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A Comprehensive Employee Handbook Can Help Prevent You From Being Sued

Posted on in Business Law

Greenwich commercial and business law attorney

If you are a business owner, you know the vital importance of setting clear expectations for your employees. When a business is in its infancy and only has a small number of employees, you may be able to get away with verbally expressing rules and expectations to your workers. If you are heavily involved in the day-to-day operations of your business, it is easy to keep a watchful eye on employees to ensure that they are not exposing you to any liabilities. However, as your business grows and develops, the need for a written set of guidelines and expectations becomes critical. Creating an employee handbook that states employment policies, company rules, and how workers are expected to behave at work will help prevent employee-related disputes in the future.

Why You Need An Employee Manual or Handbook

An employee handbook contains a company’s practices, policies, and the legal rights and obligations of employees and their employer. Not only can this type of handbook protect you as a business owner legally, but it can also significantly improve the work environment. Many of us have had jobs where we were unsure of our role in the company or what was expected of us. It can be confusing and disheartening to be an employee and not feel like part of the team if other employees are not on the same page as you. An employee handbook can go a long way in establishing a culture of teamwork and professionalism at your company.

What To Include in Your Employee Handbook

Local, state, and federal laws are constantly changing, so it is important that your employee handbook reflects the current labor laws applicable to your business. Handbooks should demonstrate your company values, organizational structure, policies, rules, and expectations in an easy-to-understand, concise way. Depending on the type of industry and your particular needs, you may wish to include the following items in your employee handbook:

  • At-will employment clause

  • Equal employment opportunity (EEO) statement

  • Sexual harassment and discrimination policies

  • Americans with Disabilities Act (ADA) accommodations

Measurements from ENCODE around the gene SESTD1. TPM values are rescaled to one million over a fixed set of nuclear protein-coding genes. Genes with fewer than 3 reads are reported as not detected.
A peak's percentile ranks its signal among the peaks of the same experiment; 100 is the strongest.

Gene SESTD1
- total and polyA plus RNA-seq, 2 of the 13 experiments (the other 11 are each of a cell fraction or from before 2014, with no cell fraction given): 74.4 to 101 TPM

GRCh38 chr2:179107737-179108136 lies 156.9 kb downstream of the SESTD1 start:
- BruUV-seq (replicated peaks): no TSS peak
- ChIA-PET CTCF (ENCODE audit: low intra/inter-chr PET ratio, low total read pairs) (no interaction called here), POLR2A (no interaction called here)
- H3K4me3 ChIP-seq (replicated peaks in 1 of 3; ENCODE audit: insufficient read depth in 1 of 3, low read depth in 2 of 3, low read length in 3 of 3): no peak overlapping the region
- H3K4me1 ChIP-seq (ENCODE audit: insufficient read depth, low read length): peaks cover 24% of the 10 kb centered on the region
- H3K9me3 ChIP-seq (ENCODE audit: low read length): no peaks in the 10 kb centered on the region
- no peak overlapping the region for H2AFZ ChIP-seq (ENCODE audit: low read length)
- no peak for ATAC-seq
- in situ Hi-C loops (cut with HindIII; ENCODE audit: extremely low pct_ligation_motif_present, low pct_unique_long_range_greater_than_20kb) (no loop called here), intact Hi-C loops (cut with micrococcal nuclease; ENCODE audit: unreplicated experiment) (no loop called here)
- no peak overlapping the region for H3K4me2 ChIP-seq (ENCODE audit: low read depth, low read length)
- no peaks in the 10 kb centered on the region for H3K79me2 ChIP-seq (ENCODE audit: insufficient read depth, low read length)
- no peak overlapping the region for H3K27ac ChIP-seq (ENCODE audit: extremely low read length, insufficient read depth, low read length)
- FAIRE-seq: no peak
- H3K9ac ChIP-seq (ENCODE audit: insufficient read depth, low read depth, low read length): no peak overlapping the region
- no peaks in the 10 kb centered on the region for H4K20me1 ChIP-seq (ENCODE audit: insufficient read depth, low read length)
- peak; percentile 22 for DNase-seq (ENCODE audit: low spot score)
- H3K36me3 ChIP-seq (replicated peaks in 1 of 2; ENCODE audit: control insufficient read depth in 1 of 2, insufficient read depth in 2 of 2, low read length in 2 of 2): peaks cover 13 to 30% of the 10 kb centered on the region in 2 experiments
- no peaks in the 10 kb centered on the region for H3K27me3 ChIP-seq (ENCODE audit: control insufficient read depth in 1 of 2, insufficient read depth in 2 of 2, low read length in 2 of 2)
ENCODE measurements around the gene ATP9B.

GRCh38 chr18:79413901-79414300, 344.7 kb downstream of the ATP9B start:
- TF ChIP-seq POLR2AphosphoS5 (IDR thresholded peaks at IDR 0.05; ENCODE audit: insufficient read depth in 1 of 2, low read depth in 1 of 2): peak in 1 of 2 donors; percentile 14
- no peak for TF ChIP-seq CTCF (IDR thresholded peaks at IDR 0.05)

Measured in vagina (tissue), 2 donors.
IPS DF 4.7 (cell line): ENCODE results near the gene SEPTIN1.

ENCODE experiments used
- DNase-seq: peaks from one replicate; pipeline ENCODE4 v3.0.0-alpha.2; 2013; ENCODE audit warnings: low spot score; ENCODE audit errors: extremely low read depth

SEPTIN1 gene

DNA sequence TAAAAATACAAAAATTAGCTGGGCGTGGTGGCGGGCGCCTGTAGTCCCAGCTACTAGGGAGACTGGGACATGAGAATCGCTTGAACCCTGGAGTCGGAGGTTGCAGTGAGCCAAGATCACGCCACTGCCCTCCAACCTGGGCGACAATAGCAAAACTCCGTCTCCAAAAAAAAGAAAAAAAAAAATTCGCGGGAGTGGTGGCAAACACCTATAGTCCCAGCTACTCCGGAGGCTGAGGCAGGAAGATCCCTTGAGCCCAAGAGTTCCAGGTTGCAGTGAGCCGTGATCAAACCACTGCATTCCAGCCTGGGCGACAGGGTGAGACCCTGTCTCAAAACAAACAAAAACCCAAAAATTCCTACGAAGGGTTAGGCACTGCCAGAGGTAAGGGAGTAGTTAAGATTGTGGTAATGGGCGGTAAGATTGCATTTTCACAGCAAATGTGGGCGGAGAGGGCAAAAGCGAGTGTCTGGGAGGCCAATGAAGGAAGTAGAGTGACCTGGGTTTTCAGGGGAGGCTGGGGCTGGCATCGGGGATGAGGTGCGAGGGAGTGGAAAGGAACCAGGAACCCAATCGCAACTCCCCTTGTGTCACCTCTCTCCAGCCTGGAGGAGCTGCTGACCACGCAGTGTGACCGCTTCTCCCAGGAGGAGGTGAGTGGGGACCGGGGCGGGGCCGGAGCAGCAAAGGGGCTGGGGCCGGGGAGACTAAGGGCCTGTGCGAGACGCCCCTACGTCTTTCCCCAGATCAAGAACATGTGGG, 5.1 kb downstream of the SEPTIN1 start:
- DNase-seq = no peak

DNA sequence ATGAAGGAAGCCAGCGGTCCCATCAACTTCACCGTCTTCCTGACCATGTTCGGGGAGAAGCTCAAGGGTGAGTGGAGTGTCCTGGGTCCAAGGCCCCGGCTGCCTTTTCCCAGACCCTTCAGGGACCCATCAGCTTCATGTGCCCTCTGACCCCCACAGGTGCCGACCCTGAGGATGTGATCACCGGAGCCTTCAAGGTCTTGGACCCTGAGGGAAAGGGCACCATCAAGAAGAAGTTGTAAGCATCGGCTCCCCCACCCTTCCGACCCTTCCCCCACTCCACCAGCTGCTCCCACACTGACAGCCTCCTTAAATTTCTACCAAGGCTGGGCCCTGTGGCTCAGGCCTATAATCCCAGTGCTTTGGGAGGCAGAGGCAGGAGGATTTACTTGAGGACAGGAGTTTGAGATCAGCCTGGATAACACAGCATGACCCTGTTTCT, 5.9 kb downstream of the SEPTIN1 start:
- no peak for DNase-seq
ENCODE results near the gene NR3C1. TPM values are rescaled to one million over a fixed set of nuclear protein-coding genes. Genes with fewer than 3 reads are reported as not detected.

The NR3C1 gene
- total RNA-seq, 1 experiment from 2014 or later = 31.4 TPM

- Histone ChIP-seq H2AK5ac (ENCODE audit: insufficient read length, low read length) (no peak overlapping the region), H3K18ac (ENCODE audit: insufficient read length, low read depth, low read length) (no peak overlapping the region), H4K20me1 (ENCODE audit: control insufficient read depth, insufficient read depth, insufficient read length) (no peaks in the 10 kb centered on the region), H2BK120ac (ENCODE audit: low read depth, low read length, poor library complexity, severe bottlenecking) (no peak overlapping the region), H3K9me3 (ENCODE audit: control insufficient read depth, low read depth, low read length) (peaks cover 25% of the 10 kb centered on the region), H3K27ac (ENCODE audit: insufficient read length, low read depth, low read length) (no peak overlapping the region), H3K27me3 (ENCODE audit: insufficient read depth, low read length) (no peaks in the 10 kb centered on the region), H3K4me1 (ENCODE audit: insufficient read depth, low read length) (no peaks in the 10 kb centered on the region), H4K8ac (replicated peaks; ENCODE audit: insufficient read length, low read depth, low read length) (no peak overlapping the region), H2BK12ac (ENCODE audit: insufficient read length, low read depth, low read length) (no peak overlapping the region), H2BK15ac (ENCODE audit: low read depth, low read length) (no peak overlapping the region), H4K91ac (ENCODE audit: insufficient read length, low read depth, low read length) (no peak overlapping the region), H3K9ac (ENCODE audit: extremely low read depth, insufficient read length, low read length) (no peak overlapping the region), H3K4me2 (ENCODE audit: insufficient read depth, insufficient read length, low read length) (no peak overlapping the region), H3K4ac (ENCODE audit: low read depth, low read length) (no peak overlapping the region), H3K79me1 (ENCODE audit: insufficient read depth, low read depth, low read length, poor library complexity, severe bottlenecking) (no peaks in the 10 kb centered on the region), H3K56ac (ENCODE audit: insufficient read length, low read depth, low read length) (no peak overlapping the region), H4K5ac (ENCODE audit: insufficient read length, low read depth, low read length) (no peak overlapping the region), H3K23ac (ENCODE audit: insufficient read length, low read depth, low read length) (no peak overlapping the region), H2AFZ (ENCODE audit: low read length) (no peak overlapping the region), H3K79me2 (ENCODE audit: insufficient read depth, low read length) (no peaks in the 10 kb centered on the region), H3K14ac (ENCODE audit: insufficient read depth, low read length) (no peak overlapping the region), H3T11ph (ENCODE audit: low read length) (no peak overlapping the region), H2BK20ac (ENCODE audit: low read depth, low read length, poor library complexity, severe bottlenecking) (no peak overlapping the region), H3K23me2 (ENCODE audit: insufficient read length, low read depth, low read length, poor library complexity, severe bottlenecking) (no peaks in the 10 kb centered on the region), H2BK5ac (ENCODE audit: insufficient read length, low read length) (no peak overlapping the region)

• Substance-free workplace policy

  • Dress code policy

  • Conflict of interest statement

  • Hiring and firing policies

  • Expectations for workplace conduct

  • Performance review and discipline procedures

  • Full-time versus part-time work schedules and how breaks are managed

  • Information about payroll, overtime pay, paid time off (PTO), vacation, benefits, workers’ compensation benefits, and family medical leave

  • Safety and security procedures

  • Resignation procedures

  • General information about the company, such as the address of the office, business hours, staff structure, and contact information

  • A disclaimer that the employee handbook does not represent a contract

Preventing workplace sexual harassment is an especially crucial issue in today’s society. The employee handbook should outline your company’s anti-harassment policies as well as procedures for reporting harassment or discrimination. A clear anti-sexual harassment policy is one way to help protect yourself as an employer if this type of claim is ever raised.

Contact a Stamford, CT Business Law Attorney

An employee handbook is an important document that outlines the policies and procedures for a business. It can also help protect the owner’s and the workers’ rights and responsibilities. The knowledgeable Norwalk commercial and business lawyers at the Law Offices of Peter V. Lathouris, LLC have more than 32 years of experience aggressively representing clients in business disputes and helping businesses flourish. Call us today at 203-359-2047 and schedule a consultation to discuss how we can help you with all of your employment and business law needs.

Sources:
https://www.forbes.com/sites/forbeshumanresourcescouncil/2017/05/04/seven-ways-to-create-a-great-employee-handbook/#6728a748332d
https://www.inc.com/guides/2010/06/what-to-include-in-employee-handbook.html

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